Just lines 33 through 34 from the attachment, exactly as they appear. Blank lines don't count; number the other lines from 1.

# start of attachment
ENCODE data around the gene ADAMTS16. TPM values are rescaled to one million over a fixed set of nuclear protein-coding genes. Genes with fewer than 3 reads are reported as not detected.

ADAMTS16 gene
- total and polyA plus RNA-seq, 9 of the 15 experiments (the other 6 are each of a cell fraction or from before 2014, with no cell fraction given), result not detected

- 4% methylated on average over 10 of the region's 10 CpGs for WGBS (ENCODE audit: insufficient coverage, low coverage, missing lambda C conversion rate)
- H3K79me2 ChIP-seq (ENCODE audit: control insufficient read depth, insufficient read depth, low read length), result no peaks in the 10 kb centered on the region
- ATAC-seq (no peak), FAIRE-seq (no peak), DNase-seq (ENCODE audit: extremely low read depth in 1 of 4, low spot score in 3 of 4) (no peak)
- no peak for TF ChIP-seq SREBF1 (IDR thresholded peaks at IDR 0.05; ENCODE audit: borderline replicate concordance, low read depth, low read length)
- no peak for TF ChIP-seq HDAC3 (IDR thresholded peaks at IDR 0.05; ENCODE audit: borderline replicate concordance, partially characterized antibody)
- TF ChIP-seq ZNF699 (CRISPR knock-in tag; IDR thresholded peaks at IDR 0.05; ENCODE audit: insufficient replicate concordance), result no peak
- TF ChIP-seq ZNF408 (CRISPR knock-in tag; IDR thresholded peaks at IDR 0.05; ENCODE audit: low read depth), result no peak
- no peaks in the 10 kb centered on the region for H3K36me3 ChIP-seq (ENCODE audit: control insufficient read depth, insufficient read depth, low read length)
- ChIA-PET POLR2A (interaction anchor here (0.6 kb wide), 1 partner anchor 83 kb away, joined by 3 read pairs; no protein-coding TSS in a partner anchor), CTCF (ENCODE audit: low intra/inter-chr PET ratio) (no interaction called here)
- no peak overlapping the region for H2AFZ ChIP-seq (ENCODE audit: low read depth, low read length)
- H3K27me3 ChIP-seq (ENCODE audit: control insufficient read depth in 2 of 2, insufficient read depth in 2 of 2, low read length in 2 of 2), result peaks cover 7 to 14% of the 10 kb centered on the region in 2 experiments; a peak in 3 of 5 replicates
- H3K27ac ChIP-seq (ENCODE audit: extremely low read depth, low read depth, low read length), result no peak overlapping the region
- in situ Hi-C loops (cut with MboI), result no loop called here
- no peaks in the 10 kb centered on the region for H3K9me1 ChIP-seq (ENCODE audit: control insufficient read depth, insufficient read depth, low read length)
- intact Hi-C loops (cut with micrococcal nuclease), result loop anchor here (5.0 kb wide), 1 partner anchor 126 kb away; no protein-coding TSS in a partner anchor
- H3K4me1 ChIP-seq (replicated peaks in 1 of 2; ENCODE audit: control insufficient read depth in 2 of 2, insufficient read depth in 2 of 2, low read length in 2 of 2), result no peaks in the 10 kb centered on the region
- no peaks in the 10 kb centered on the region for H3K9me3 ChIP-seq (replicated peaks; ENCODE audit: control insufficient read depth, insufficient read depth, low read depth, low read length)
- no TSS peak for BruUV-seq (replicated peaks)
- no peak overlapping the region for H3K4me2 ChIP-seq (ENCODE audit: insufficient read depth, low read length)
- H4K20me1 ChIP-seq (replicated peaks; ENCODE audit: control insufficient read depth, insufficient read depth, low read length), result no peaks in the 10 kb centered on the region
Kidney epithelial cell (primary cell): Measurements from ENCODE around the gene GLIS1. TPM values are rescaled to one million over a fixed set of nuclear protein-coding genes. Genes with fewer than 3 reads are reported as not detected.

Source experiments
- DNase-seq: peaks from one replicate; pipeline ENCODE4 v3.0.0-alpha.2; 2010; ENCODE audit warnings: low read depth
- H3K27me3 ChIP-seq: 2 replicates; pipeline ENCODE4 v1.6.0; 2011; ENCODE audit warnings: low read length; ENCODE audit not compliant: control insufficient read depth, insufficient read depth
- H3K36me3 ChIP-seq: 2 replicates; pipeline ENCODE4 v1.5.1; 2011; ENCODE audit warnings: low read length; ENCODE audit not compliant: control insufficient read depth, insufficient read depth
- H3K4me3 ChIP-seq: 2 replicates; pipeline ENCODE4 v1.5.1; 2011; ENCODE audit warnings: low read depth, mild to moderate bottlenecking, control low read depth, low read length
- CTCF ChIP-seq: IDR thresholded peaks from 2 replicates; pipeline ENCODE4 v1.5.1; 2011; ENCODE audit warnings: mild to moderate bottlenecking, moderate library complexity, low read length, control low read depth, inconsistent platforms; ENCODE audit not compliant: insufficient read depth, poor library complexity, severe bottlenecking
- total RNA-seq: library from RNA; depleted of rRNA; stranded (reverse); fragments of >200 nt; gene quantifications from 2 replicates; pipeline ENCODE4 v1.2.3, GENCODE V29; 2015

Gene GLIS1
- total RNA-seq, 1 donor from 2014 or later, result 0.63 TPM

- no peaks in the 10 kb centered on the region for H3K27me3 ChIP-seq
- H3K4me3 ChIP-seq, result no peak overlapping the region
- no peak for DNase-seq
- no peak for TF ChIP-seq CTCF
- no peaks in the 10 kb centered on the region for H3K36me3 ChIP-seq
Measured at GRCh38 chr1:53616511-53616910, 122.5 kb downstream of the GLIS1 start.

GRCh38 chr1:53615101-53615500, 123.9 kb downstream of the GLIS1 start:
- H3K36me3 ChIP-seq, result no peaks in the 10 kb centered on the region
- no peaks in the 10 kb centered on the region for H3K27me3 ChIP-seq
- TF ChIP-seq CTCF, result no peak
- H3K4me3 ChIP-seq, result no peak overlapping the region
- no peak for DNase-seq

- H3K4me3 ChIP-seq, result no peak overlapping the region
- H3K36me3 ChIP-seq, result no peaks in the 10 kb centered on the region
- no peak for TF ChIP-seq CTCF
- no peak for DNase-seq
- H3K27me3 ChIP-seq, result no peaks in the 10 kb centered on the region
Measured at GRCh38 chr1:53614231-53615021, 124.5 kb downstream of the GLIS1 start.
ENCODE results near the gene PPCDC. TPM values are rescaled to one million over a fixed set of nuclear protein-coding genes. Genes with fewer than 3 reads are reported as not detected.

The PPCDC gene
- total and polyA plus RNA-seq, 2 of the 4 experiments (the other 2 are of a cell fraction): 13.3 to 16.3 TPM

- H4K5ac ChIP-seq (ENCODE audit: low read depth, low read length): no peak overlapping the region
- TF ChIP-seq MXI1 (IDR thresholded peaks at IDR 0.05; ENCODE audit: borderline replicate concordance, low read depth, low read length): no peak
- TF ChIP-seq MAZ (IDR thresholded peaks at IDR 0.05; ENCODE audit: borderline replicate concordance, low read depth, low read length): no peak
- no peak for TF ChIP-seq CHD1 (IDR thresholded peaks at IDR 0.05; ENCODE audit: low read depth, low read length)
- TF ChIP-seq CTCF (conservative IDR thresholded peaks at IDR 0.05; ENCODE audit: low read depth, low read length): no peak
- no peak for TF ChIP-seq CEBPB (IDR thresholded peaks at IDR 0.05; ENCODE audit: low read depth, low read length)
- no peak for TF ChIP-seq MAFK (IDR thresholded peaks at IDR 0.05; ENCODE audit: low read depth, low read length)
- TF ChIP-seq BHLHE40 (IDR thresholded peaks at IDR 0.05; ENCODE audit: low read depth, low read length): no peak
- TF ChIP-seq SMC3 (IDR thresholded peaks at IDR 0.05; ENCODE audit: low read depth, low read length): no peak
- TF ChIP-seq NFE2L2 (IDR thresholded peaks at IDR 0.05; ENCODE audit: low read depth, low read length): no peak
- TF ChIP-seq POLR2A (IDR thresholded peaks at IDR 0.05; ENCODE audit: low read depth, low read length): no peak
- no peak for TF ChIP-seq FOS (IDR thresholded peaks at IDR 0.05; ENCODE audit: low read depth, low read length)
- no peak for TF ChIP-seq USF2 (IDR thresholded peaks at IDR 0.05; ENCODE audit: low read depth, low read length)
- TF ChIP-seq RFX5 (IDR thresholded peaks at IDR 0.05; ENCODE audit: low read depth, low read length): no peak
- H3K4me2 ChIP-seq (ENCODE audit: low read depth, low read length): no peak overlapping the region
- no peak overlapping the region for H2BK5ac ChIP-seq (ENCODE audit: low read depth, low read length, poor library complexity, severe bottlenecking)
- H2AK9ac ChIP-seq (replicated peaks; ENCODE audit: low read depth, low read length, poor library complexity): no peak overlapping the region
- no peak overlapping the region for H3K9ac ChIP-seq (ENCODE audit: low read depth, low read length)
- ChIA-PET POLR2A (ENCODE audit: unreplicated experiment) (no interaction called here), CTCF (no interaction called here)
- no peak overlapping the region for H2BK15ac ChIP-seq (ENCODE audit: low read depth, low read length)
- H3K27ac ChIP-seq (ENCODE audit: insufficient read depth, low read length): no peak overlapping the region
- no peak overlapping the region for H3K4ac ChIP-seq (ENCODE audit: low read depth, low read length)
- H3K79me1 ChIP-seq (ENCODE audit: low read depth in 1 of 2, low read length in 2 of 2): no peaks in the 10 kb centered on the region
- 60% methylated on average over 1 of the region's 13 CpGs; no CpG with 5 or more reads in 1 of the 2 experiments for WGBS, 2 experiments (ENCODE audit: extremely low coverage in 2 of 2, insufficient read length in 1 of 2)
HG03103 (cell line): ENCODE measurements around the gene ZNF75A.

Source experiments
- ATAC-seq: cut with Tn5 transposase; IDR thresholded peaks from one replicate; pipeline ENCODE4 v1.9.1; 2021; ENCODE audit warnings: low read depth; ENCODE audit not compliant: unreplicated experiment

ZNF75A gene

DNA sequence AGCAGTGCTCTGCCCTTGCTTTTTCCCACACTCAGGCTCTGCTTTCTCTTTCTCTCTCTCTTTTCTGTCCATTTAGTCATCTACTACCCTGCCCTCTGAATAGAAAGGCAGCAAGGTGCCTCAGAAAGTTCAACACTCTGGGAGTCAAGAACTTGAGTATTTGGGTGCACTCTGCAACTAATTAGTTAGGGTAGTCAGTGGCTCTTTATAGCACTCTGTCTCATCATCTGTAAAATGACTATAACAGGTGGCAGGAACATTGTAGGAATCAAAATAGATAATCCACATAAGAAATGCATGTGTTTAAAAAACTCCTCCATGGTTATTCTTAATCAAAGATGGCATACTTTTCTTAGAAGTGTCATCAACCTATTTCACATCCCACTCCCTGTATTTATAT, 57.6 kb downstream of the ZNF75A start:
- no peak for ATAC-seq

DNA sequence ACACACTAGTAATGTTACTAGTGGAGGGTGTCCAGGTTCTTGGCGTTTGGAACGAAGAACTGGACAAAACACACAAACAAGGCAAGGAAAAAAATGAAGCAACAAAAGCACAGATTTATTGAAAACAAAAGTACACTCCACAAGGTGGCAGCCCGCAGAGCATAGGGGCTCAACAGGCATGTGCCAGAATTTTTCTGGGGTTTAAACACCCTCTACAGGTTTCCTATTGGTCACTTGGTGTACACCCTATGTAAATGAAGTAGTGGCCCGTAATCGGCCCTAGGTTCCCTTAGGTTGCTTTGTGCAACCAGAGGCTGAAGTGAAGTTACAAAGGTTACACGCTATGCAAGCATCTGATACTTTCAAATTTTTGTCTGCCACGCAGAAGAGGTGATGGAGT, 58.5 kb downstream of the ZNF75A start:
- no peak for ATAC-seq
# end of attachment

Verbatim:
- total RNA-seq, 1 donor from 2014 or later, result 0.63 TPM

- no peaks in the 10 kb centered on the region for H3K27me3 ChIP-seq